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All about Queenbee Nursery

Here at our brand new nursery we’ve been busy bees – completely renovating the building to the highest standards and opening our doors to all children aged 3 months to 5 years from April 2016. We know how important your child is and aim to deliver the highest quality of care and education to help them to achieve their best. We  aim to provide you with an introduction to Queenbee our routines and approach to supporting your child’s learning and development and how we aim to work together with you to best meet your child’s individual needs. This should be read alongside our Childcare Terms and Conditions for a full description of our services.

We aim to:

  • provide high quality care and education for children below statutory school age;
  • work in partnership with parents to help children to learn and develop;
  • add to the life and well-being of the local community; and
  • offer children and their parents a service that promotes equality and values diversity.

Parents

You are regarded as members of our setting who have full participatory rights. These include a right to be:

  • valued and respected;
  • kept informed;
  • consulted;
  • involved; and
  • included at all levels.

Children’s development and learning

We  aim to ensure that each child:

  • is in a safe and stimulating environment;
  • is given generous care and attention, because of our ratio of qualified staff to children.
  • has the chance to join in with other children and adults to live, play, work and learn together;
  • is helped to take forward her/his learning and development by being helped to build on what she/he already knows and can do;
  • has a personal key person who makes sure each child makes satisfying progress;
  • is in a setting that sees parents as partners in helping each child to learn and develop; and
  • is in a setting in which parents help to shape the service it offers.

The Early Years Foundation Stage

Provision for the development and learning of children from birth to 5 years is guided by the Early Years Foundation Stage. Our provision reflects the four overarching principles of the Statutory Framework for the Early Years Foundation Stage (DfE 2012):

  • A Unique Child

Every child is a unique child who is constantly learning and can be resilient, capable, confident and self-assured.

  • Positive Relationships

Children learn to be strong and independent through positive relationships.

  • Enabling Environments

Children learn and develop well in enabling environments, in which their experiences respond to their individual needs and there is a strong partnership between practitioners, parents and carers.

  • Learning and Development

Children develop and learn in different ways and at different rates. The framework covers the education and care of all children in early years provision including children with special educational needs and disabilities.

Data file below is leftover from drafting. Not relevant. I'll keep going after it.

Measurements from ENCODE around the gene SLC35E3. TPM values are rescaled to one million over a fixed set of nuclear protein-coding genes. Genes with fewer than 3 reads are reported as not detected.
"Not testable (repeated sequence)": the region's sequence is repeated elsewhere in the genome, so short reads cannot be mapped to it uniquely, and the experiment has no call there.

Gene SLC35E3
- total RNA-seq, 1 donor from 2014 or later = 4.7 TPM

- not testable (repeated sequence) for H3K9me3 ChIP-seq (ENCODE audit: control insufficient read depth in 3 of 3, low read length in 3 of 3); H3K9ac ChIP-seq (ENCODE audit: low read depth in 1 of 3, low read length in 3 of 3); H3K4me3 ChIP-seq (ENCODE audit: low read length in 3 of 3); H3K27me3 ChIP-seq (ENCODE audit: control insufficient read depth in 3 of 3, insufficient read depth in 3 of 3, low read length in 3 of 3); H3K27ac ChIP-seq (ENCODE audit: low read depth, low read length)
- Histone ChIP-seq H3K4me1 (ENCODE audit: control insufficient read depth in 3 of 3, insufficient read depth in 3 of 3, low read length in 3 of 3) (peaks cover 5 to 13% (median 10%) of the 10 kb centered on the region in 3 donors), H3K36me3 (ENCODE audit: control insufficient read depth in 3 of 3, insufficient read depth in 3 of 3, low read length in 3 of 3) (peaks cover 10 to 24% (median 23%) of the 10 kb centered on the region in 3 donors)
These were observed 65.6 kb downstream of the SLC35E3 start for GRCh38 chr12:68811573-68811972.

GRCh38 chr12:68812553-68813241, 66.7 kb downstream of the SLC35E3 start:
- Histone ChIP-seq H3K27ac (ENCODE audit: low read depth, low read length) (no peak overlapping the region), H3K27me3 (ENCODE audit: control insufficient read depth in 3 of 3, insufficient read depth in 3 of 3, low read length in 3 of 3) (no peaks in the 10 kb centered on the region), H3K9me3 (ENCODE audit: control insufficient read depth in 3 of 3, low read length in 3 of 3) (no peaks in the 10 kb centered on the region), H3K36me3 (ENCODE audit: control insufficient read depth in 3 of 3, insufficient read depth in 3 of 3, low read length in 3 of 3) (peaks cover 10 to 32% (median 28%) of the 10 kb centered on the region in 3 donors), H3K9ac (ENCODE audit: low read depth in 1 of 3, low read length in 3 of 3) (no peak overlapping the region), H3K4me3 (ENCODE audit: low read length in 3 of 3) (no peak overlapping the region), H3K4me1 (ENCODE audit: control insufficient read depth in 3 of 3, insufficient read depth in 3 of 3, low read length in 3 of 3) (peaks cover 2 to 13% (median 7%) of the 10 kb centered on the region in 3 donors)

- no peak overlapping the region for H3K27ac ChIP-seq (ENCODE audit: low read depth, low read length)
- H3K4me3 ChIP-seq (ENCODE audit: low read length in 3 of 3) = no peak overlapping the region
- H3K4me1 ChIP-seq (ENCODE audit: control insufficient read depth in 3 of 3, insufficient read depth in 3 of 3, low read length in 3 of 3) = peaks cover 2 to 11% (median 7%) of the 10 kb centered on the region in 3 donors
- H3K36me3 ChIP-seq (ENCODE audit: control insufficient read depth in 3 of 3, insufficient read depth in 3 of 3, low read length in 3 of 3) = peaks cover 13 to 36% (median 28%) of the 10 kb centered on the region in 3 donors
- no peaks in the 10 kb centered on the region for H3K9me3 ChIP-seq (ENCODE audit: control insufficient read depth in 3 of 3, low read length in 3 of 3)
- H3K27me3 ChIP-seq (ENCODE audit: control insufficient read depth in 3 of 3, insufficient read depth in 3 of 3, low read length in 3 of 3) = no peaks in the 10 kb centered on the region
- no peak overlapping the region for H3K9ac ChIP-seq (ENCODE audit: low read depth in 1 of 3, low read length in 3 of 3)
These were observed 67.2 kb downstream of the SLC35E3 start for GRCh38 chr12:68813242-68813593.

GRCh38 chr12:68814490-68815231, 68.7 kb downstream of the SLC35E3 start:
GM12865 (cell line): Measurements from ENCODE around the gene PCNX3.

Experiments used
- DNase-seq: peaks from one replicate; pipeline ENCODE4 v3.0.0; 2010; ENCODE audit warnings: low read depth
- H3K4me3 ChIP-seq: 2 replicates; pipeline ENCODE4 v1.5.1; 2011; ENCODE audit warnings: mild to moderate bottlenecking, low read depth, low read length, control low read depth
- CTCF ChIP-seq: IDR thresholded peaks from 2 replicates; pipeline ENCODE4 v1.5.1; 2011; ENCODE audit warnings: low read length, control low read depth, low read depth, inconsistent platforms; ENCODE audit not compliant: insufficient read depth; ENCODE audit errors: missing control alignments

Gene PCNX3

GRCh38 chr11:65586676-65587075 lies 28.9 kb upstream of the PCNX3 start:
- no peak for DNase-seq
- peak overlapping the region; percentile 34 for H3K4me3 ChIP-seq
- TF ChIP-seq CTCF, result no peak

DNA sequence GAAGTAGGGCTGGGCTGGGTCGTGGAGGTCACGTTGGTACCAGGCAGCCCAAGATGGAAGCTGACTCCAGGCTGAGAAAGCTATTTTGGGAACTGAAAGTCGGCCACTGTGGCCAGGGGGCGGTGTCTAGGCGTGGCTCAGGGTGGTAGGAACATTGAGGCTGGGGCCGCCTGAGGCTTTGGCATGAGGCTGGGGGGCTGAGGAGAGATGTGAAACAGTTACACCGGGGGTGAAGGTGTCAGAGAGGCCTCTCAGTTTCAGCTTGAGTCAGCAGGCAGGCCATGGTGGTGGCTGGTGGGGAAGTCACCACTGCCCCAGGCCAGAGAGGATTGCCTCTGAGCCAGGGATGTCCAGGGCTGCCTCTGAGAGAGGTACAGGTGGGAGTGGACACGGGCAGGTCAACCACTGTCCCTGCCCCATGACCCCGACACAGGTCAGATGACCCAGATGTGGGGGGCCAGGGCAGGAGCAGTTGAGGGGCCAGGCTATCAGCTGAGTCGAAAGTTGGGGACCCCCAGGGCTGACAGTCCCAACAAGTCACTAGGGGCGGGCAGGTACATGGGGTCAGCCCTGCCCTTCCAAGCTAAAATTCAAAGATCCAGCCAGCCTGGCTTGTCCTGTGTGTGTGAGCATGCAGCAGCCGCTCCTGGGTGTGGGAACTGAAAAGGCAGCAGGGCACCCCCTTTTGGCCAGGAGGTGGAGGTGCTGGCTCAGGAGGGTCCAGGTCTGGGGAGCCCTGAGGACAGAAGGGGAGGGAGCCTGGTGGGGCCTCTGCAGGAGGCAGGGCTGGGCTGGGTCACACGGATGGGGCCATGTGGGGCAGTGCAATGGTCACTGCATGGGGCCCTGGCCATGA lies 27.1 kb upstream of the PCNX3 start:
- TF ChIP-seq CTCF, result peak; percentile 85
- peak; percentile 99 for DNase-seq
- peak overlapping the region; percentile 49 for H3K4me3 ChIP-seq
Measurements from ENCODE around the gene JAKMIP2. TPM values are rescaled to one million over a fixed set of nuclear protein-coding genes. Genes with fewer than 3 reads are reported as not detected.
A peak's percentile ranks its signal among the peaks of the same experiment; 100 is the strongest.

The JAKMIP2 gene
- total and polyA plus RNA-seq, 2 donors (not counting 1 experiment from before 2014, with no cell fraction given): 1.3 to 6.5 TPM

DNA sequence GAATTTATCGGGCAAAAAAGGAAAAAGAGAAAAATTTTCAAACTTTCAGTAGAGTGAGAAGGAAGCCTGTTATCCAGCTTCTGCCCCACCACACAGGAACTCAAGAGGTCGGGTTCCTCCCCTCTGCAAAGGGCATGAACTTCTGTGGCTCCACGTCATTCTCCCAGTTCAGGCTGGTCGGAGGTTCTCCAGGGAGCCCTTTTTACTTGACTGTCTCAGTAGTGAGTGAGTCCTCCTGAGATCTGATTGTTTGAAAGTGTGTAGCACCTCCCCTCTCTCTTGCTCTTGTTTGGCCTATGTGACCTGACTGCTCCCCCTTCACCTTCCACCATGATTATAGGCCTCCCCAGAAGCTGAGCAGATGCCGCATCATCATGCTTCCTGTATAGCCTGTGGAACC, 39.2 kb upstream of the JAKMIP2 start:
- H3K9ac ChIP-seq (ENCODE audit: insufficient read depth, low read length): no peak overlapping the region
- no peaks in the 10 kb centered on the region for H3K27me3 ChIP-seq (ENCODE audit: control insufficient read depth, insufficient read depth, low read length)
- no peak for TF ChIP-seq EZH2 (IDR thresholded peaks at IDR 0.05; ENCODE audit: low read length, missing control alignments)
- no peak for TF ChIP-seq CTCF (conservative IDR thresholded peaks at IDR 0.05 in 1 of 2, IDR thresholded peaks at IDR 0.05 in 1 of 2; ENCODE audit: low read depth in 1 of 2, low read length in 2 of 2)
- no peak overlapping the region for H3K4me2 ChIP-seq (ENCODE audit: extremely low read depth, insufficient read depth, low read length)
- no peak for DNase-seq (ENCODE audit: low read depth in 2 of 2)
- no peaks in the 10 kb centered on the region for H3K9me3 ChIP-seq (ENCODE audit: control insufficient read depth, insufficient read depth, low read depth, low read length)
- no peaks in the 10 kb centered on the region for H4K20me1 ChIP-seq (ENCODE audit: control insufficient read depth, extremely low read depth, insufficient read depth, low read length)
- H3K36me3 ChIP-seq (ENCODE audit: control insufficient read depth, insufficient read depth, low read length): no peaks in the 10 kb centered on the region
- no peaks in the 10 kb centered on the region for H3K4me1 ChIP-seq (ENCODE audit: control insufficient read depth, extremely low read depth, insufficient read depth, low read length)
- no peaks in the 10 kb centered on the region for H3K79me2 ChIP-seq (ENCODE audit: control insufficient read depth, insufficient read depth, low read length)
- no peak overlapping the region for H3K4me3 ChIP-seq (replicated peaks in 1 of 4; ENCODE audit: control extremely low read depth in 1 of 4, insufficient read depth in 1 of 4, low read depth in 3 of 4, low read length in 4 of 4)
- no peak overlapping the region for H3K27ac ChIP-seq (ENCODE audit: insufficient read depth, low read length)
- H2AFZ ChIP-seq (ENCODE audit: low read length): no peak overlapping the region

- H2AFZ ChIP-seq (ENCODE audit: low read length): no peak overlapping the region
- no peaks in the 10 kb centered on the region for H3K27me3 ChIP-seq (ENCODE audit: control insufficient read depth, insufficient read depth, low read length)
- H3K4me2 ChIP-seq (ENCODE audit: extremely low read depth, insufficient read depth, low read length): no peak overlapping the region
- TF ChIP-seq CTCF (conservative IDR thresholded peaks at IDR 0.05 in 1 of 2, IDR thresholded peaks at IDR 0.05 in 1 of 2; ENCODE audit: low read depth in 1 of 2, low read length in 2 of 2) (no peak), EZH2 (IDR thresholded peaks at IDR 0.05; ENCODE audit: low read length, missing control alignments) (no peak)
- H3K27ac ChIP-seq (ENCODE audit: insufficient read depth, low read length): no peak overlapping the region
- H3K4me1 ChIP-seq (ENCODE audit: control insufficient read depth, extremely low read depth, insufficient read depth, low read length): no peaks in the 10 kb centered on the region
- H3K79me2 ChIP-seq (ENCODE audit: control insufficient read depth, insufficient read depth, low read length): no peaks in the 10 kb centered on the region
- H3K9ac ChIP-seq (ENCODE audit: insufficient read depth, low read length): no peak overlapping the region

How we provide for development and learning

Children start to learn about the world around them from the moment they are born. The care and education offered by our setting helps children to continue to do this by providing all of the children with interesting activities that are appropriate for their age and stage of development.

The Areas of Development and Learning comprise:

  • Prime Areas
  • Personal, social and emotional development.
  • Physical development.
  • Communication and language.
  • Specific Areas
  • Literacy.
  • Mathematics.
  • Understanding the world.
  • Expressive arts and design.

For each area, the level of progress that children are expected to have attained by the end of the Early Years Foundation Stage is defined by the Early Learning Goals. These goals state what it is expected that children will know, and be able to do, by the end of the reception year of their education. The Early Years Outcomes (DfE 2013) guidance sets out the likely stages of progress a child makes along their progress towards the Early Learning Goals. Our setting has regard to these when we assess children and plan for their learning. Our programme supports children to develop the knowledge, skills and understanding they need for: Personal, social and emotional development

  • making relationships;
  • self-confidence and self-awareness; and
  • Managing feelings and behaviour.

Physical development

  • moving and handling; and
  • Health and self-care.

Communication and language

  • listening and attention;
  • understanding; and
  • Speaking.

Literacy

  • reading; and
  • Writing.

Mathematics

  • numbers; and
  • Shape, space and measure.

Understanding the world

  • people and communities;
  • the world; and
  • Technology.

Expressive arts and design

  • exploring and using media and materials; and
  • Being imaginative.

Our approach to learning and development and assessment

Learning through play

Being active and playing supports young children’s learning and development through doing and talking. This is how children learn to think about and understand the world around them. We use the EYFS statutory guidance on education programmes to plan and provide opportunities which will help children to make progress in all areas of learning. This programme is made up of a mixture of activities that children plan and organise for themselves and activities planned and led by practitioners.